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My Constantinople: Part 2

After spending a few weeks of bliss visiting the wonderful sites of this magnificent city, it was time to settle into the reality of work.

Uncle George owned a large import/export business in the Fanar district where he produced beautiful handmade furniture for export to Europe and sometimes received orders from America. His furniture was renowned for its quality and received many letters from satisfied customers. He imported carpets and rugs from Smyrna which were simply exquisite and sold a variety of other goods.

He owned a large emporium where he sold his merchandise directly to the public. Much of his clientele were wealthy and middle-class individuals who could afford to pay high prices for his goods. I was employed as a salesman but also worked in the office processing accounts when there wasn’t much else to do on the sales floor. He was tough on his staff but treated us all with courtesy and respect.

My living expenses were minimal which allowed me to save money so I could open my own business one day. We worked six ten-hour days and Sunday was our rest day. That’s when I went to Church to thank God for giving me good health and the opportunity to save money for my future endeavors. I never worried about shopping for food as my aunt arranged for all that. Sometimes when she was busy, she would send a servant to buy the food from the Grand and Spice Bazaars.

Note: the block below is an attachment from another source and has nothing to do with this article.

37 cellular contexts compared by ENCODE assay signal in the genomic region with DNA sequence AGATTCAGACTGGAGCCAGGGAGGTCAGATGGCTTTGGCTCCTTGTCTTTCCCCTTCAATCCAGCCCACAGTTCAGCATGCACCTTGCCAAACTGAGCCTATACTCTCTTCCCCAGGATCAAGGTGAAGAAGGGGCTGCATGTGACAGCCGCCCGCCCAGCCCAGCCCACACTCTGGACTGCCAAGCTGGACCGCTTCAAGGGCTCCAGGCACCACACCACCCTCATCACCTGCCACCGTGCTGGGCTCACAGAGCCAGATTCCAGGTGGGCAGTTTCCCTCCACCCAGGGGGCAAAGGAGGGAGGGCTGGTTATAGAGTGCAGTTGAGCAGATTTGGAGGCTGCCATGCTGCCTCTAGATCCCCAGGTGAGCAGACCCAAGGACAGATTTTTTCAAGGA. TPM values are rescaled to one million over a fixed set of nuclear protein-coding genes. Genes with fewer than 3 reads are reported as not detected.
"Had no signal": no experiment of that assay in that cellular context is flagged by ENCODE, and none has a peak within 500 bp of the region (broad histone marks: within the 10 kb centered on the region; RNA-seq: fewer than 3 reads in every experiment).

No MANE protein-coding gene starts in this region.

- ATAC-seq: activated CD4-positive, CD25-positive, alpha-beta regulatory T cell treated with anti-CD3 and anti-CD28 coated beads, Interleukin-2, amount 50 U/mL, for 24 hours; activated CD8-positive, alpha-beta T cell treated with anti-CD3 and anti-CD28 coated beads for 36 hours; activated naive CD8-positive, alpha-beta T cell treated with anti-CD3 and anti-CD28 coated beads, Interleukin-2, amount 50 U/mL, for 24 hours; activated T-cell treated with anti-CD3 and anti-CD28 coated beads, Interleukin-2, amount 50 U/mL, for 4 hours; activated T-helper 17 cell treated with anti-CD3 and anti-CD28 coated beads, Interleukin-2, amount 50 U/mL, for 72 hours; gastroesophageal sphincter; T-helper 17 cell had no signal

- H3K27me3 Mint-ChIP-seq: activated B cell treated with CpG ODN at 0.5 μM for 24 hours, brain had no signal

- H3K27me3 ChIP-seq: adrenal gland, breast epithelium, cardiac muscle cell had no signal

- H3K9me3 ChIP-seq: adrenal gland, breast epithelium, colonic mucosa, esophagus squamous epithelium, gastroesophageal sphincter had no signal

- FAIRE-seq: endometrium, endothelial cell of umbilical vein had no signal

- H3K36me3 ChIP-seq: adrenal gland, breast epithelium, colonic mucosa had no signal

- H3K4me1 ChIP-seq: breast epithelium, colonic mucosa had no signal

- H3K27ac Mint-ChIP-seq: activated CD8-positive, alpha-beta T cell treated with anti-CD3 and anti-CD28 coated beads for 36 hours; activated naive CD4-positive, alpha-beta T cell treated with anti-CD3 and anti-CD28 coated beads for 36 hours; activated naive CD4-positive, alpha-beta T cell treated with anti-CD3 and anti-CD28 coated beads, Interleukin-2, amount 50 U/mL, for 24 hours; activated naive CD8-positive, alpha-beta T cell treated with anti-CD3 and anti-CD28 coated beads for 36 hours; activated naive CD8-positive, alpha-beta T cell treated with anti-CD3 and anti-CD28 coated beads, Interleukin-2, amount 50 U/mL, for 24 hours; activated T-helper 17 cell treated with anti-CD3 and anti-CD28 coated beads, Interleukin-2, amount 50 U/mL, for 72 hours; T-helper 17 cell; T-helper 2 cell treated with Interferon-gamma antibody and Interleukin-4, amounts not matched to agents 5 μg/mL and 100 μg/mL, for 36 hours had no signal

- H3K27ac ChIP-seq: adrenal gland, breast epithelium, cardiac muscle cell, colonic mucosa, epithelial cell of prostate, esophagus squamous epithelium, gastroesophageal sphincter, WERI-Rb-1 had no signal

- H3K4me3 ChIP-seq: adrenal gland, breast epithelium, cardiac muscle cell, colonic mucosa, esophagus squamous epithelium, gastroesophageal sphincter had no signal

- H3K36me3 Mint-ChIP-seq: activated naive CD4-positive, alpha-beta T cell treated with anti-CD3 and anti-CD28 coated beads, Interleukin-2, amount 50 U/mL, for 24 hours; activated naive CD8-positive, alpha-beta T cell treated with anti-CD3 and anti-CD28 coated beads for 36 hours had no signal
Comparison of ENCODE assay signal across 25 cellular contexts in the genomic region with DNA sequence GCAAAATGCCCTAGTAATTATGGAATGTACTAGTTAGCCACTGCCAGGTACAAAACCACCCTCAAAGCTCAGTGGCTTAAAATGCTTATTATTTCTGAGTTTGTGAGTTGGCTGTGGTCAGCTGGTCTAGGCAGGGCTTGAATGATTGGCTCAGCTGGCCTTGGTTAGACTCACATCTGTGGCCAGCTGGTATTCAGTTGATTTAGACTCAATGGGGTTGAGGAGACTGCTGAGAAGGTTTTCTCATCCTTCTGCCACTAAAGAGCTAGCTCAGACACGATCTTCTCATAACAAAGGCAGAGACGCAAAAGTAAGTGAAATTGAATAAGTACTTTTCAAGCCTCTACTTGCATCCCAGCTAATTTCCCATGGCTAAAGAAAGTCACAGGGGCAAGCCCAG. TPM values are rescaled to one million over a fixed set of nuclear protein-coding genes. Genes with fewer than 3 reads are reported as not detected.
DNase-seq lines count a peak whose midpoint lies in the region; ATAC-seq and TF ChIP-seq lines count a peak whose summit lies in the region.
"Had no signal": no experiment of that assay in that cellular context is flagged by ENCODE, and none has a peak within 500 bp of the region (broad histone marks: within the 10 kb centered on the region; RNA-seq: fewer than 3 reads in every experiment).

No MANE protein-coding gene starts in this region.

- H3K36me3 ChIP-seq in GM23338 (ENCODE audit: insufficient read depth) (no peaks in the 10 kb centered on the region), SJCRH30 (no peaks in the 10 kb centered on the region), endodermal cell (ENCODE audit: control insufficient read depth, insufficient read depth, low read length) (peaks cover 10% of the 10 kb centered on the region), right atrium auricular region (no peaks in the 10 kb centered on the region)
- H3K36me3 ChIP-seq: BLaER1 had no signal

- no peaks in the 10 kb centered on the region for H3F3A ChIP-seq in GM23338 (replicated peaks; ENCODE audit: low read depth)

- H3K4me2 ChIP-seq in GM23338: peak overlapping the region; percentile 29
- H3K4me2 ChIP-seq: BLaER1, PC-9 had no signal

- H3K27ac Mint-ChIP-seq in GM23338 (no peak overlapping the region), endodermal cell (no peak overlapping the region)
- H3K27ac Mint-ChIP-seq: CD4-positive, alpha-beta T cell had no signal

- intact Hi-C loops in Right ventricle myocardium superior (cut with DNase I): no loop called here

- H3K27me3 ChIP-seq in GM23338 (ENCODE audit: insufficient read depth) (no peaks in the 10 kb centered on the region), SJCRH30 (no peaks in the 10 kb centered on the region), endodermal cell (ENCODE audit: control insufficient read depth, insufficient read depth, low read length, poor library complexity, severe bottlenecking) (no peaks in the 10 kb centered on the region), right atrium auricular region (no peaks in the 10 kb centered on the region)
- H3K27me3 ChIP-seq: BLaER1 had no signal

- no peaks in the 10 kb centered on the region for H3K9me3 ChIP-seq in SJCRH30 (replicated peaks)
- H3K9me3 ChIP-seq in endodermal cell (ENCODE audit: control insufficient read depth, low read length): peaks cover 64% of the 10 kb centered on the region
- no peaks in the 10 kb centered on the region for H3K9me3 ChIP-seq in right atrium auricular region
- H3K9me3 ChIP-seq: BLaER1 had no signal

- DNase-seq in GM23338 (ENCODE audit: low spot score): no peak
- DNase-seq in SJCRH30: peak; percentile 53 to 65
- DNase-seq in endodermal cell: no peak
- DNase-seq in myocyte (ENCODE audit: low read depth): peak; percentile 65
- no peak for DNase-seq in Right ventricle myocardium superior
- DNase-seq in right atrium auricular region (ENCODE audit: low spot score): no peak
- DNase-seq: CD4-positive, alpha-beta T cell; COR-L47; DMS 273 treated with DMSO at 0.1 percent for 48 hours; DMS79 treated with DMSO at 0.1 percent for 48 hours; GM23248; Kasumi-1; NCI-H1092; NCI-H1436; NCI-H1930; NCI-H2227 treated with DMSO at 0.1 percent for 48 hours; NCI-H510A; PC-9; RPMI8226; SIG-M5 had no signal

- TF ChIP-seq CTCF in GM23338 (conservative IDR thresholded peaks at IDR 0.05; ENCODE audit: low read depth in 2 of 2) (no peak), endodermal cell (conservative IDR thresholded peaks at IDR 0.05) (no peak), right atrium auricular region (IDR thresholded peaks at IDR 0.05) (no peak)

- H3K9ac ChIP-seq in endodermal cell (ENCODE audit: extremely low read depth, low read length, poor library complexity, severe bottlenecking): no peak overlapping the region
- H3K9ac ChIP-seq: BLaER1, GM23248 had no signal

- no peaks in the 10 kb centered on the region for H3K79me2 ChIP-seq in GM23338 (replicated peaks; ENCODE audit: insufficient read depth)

My daily routine varied little but there were events outside the emporium that would have a major impact on Uncle George’s Emporium. The political situation in Constantinople was tense with the Empire facing major challenges from the provinces in the Balkans and Asia Minor. Macedonia was the center of this political struggle with violent clashes taking place between the Ottoman army and Bulgarian guerrillas. The Constantinopolitan newspapers published daily accounts of these events. However, the accuracy of these reports was difficult to ascertain due to the imposition of censorship in the capital.